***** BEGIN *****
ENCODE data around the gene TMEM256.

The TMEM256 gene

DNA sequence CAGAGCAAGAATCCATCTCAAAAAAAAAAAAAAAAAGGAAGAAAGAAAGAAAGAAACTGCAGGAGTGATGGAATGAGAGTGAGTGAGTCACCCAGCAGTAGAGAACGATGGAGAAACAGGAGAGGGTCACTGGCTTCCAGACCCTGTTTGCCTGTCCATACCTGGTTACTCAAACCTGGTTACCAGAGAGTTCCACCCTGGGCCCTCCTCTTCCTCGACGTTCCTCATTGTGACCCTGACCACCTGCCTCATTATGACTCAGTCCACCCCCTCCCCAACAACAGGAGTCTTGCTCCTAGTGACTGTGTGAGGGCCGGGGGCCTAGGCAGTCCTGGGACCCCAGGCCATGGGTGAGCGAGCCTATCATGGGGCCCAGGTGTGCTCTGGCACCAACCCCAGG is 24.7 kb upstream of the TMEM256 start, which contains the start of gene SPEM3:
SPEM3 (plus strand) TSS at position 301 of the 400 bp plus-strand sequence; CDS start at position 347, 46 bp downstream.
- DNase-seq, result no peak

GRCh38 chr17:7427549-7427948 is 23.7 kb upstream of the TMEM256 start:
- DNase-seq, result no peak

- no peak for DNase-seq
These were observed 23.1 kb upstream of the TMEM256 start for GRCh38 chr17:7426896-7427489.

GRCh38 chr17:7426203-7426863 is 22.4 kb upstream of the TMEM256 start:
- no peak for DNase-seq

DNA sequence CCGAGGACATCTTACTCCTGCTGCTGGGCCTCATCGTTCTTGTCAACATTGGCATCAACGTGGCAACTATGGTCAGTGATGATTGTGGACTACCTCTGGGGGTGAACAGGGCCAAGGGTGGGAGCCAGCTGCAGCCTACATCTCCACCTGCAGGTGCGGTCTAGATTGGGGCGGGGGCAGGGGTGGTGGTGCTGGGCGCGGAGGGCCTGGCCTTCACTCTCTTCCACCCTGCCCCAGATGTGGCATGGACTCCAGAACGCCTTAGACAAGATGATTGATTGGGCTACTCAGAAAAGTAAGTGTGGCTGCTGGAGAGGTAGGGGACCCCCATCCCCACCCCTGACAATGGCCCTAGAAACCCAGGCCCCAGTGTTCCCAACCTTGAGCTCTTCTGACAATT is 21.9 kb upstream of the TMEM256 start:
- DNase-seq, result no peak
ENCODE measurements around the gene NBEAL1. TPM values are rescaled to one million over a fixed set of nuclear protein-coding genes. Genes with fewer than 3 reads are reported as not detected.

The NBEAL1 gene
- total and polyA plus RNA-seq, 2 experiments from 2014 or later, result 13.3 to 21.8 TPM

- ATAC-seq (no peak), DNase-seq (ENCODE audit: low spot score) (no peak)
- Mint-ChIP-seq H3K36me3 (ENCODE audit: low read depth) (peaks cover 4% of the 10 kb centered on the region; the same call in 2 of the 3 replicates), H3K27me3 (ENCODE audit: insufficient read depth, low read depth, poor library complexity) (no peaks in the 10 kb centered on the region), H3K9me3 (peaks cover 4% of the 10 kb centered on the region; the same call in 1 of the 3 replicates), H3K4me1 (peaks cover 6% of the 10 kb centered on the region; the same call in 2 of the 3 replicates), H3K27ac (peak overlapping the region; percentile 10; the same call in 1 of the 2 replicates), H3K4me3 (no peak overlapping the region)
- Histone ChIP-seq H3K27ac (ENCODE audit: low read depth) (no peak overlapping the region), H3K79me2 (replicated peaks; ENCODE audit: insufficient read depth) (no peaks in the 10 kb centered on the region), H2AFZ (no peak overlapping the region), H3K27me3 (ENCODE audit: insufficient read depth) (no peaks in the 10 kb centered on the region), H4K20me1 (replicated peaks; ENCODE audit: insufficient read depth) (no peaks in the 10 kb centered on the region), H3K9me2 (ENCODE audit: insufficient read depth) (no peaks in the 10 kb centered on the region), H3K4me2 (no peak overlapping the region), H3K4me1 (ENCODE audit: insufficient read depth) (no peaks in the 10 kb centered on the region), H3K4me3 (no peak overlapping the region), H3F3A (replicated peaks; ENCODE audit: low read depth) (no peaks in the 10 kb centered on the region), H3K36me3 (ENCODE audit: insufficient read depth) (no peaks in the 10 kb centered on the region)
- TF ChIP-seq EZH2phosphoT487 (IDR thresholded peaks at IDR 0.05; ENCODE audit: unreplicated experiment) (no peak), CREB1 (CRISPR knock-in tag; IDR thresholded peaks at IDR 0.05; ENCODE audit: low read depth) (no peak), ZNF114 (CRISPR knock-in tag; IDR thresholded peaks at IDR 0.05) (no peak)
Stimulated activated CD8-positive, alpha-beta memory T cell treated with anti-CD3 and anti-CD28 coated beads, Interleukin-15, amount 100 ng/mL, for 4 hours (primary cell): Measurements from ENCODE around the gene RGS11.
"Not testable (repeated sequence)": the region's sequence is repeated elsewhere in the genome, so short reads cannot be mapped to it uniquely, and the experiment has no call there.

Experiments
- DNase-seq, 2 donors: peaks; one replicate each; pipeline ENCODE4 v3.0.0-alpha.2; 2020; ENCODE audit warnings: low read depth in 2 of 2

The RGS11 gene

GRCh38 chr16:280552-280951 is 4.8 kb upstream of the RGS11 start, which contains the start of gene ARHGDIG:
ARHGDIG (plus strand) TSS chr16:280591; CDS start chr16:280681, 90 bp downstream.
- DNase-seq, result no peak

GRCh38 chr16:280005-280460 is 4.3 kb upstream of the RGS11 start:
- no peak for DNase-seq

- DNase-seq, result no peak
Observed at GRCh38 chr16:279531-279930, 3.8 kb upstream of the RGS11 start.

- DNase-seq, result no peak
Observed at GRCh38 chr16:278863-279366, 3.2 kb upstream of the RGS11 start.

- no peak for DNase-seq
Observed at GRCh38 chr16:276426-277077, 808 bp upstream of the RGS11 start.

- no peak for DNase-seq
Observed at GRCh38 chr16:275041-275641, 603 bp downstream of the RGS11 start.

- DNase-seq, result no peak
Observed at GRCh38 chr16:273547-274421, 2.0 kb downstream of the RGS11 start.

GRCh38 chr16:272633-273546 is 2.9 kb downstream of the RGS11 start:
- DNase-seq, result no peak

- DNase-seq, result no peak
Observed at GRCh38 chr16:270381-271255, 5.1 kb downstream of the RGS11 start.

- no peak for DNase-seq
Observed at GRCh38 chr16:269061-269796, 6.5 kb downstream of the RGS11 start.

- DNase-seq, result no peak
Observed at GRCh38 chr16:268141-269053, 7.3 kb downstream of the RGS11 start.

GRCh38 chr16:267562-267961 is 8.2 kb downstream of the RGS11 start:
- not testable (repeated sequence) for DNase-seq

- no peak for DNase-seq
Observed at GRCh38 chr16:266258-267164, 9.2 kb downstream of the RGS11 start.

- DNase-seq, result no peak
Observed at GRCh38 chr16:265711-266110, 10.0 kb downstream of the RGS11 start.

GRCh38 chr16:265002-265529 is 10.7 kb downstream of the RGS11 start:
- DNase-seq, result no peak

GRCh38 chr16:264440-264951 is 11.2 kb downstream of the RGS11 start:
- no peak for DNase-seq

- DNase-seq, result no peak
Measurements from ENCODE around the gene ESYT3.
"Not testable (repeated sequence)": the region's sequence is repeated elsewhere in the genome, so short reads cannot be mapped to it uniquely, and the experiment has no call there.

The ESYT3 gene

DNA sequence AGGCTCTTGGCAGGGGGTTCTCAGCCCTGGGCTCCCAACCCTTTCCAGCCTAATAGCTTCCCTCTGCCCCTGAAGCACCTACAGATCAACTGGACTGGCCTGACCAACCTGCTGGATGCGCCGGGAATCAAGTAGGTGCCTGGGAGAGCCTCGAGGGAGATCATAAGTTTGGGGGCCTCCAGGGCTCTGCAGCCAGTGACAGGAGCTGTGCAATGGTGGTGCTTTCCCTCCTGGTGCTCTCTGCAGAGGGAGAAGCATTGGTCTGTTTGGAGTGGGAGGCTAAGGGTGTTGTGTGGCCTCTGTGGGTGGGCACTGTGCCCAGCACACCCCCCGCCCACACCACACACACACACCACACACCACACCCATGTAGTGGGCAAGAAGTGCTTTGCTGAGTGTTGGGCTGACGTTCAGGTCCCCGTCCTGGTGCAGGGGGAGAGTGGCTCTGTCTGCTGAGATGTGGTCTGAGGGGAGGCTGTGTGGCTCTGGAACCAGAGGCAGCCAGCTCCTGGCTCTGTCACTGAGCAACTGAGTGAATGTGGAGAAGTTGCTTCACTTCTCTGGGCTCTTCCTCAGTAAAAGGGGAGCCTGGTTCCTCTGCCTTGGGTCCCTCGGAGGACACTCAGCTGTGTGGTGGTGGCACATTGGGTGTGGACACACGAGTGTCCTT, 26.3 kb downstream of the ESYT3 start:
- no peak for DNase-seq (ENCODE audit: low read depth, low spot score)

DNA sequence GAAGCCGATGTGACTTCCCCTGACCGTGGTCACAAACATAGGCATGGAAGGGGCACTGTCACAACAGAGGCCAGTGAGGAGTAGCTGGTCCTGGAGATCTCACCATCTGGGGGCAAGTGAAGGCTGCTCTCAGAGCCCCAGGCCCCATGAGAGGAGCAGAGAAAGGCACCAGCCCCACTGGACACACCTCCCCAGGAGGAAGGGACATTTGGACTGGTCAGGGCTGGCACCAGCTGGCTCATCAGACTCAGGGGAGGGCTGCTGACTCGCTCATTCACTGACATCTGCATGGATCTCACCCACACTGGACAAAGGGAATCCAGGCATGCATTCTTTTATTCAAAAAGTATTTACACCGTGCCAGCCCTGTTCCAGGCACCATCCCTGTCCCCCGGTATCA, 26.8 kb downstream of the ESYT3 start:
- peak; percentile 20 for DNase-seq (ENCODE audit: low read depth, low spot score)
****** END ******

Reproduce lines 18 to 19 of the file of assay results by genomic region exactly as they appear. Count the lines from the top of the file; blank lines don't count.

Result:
- Mint-ChIP-seq H3K36me3 (ENCODE audit: low read depth) (peaks cover 4% of the 10 kb centered on the region; the same call in 2 of the 3 replicates), H3K27me3 (ENCODE audit: insufficient read depth, low read depth, poor library complexity) (no peaks in the 10 kb centered on the region), H3K9me3 (peaks cover 4% of the 10 kb centered on the region; the same call in 1 of the 3 replicates), H3K4me1 (peaks cover 6% of the 10 kb centered on the region; the same call in 2 of the 3 replicates), H3K27ac (peak overlapping the region; percentile 10; the same call in 1 of the 2 replicates), H3K4me3 (no peak overlapping the region)
- Histone ChIP-seq H3K27ac (ENCODE audit: low read depth) (no peak overlapping the region), H3K79me2 (replicated peaks; ENCODE audit: insufficient read depth) (no peaks in the 10 kb centered on the region), H2AFZ (no peak overlapping the region), H3K27me3 (ENCODE audit: insufficient read depth) (no peaks in the 10 kb centered on the region), H4K20me1 (replicated peaks; ENCODE audit: insufficient read depth) (no peaks in the 10 kb centered on the region), H3K9me2 (ENCODE audit: insufficient read depth) (no peaks in the 10 kb centered on the region), H3K4me2 (no peak overlapping the region), H3K4me1 (ENCODE audit: insufficient read depth) (no peaks in the 10 kb centered on the region), H3K4me3 (no peak overlapping the region), H3F3A (replicated peaks; ENCODE audit: low read depth) (no peaks in the 10 kb centered on the region), H3K36me3 (ENCODE audit: insufficient read depth) (no peaks in the 10 kb centered on the region)